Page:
Obesity and its implications on nononcological urological surgery

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Purpose of review

To review and summarize the current literature of the implications of obesity on nononcological urological surgery. We conducted a comprehensive search of the current literature with emphasis on the published literature in the last 18 months.

Recent findings

Over time, obese patients have become a more common encounter in clinical practice. Obesity represents a considerable operative challenge and has been linked to a higher rate of postoperative complications. Data regarding surgery for incontinence are inconsistent. Nevertheless, the success rates in obese women are high, and complication rates are relatively low with comparable results to nonobese women. In renal surgery, percutaneous nephrolithotomy and minipercutaneous nephrolithotomy are feasible, well tolerated, and effective even in obese patients. However, certain precautions and availability of proper instruments are necessary.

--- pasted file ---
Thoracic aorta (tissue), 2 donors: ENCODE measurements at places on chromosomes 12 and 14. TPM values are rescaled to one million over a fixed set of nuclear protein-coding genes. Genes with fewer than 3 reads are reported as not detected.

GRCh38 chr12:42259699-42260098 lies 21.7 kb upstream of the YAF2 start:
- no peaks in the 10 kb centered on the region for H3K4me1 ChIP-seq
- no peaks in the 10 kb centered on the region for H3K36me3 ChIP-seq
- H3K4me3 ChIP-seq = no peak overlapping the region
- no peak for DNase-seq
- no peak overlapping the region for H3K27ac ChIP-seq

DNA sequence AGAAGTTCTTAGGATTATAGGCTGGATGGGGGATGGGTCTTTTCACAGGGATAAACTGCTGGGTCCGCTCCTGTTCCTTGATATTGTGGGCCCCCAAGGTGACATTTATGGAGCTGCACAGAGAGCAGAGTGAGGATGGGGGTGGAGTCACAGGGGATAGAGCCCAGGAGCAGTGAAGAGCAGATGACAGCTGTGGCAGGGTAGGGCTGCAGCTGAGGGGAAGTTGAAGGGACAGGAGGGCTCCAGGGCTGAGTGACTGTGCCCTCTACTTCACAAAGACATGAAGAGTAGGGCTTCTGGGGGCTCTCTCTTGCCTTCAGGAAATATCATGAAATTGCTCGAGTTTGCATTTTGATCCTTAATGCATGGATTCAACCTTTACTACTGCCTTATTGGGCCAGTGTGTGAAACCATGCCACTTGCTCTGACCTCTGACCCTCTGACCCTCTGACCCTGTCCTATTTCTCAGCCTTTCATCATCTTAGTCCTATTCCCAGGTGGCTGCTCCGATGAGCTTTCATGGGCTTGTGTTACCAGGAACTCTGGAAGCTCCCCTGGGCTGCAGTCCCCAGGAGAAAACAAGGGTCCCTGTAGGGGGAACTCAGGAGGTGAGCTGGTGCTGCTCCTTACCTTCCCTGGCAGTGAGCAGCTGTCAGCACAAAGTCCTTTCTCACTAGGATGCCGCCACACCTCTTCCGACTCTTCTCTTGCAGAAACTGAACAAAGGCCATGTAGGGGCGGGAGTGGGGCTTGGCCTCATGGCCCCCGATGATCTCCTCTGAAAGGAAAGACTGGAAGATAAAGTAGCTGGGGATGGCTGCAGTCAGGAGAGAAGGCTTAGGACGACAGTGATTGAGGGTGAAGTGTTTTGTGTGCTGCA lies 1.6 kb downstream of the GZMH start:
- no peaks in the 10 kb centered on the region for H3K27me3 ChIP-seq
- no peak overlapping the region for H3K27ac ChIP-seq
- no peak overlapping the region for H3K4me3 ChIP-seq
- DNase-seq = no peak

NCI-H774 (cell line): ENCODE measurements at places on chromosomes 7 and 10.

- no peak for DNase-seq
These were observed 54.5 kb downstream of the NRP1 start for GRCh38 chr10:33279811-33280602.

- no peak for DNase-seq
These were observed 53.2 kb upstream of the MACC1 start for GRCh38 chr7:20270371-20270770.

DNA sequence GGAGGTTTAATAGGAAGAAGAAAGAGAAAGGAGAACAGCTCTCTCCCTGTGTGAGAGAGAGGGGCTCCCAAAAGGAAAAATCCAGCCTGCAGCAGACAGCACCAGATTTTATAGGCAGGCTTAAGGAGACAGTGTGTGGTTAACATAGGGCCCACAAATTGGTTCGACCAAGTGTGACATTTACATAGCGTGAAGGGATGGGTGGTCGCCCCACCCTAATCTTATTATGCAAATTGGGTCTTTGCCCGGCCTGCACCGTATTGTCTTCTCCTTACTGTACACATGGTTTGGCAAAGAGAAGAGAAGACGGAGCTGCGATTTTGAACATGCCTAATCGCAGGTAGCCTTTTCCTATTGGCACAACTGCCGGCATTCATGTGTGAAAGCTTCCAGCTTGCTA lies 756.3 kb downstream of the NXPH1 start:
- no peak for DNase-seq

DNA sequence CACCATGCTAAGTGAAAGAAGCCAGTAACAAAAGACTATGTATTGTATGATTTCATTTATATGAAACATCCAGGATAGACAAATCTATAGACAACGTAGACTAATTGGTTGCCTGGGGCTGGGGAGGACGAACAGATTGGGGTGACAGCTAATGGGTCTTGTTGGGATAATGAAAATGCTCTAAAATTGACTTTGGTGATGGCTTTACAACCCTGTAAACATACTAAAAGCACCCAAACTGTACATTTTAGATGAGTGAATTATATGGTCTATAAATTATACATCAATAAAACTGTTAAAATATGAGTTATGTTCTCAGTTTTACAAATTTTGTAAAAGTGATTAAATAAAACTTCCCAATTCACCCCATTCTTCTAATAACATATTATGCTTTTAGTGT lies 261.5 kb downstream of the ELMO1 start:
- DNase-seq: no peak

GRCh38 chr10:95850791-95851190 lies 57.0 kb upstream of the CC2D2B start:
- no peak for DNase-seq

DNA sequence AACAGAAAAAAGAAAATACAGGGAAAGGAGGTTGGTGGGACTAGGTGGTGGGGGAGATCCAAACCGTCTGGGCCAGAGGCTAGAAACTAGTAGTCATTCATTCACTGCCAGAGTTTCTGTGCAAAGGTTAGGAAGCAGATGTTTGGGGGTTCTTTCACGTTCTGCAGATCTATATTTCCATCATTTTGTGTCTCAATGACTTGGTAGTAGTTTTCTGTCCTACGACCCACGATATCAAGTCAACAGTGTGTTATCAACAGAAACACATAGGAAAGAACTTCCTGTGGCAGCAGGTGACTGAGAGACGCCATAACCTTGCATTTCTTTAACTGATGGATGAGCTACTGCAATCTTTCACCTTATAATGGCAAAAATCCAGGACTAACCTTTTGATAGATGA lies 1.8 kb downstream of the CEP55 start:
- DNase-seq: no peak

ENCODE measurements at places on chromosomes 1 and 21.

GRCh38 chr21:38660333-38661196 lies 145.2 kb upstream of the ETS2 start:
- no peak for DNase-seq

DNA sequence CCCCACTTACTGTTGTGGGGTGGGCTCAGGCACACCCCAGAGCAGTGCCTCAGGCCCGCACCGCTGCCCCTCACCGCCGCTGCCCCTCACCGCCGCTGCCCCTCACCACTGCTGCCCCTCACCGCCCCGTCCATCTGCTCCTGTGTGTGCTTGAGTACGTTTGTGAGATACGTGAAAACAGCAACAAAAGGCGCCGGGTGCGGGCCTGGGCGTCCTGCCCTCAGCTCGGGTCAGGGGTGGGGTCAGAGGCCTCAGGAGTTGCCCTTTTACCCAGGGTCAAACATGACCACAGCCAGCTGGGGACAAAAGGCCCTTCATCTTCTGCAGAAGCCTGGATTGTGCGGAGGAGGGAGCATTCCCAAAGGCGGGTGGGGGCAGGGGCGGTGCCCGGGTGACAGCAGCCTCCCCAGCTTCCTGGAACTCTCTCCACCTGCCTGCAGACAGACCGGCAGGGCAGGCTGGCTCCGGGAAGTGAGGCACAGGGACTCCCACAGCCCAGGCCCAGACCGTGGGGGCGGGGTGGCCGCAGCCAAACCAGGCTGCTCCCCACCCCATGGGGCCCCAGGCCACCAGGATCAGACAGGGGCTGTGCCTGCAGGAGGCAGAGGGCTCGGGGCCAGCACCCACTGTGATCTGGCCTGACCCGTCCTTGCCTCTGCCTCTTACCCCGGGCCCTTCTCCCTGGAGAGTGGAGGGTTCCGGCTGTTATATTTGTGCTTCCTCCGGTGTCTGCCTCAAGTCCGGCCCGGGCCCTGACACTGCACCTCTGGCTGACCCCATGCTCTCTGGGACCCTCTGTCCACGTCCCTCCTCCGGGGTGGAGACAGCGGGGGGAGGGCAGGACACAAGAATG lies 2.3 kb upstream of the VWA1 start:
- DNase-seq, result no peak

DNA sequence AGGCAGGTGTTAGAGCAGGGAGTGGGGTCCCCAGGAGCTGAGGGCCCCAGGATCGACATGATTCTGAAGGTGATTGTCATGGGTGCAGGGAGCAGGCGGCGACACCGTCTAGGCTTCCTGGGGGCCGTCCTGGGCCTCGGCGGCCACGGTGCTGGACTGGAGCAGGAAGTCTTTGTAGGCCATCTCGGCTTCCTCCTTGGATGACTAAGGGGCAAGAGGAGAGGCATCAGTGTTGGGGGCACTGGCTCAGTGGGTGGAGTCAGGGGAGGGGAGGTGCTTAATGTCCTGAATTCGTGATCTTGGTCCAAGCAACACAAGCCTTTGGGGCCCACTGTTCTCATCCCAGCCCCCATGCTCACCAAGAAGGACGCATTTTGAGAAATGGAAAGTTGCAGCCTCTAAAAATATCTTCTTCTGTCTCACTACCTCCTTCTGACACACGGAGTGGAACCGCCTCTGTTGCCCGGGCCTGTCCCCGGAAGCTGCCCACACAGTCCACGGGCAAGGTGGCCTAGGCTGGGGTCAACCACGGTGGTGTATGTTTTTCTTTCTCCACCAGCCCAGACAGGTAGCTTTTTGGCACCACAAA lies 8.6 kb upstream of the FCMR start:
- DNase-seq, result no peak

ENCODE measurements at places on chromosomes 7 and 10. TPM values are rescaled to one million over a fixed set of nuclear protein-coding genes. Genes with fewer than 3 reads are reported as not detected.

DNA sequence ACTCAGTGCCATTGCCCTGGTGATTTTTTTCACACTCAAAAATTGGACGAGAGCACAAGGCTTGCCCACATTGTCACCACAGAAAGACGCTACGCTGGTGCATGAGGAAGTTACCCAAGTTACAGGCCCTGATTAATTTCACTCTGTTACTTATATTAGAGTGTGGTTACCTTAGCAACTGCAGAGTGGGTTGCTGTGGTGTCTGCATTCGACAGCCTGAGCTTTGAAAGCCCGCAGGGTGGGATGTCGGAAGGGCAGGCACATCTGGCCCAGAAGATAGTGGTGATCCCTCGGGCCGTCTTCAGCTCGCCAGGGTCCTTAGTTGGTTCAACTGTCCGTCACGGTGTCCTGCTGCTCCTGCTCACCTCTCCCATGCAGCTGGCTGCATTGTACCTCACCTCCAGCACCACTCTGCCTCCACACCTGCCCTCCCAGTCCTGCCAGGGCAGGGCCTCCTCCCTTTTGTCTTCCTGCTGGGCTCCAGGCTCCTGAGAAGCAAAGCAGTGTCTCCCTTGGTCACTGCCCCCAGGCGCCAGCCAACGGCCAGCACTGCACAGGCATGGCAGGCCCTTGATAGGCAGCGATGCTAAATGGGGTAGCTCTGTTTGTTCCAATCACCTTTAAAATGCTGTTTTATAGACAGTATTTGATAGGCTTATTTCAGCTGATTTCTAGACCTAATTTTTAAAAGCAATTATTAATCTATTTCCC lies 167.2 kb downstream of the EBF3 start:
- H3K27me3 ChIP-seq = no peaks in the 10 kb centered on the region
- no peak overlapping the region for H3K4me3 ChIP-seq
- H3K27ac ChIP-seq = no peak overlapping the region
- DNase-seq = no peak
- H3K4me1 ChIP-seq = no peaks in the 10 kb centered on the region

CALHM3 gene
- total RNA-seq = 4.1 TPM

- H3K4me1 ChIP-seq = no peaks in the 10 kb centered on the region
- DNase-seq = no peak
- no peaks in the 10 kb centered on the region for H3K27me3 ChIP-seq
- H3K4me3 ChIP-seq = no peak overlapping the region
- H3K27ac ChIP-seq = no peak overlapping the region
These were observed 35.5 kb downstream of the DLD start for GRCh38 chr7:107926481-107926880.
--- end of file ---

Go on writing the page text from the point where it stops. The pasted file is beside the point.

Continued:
Although randomized clinical data are lacking and the results of many studies are inconsistent, evidence supports the feasibility and safety of different nononcological urological interventions in obese patients. Moreover, the success rates and the overall complication rates seem to be comparable to nonobese patients with some exceptions.

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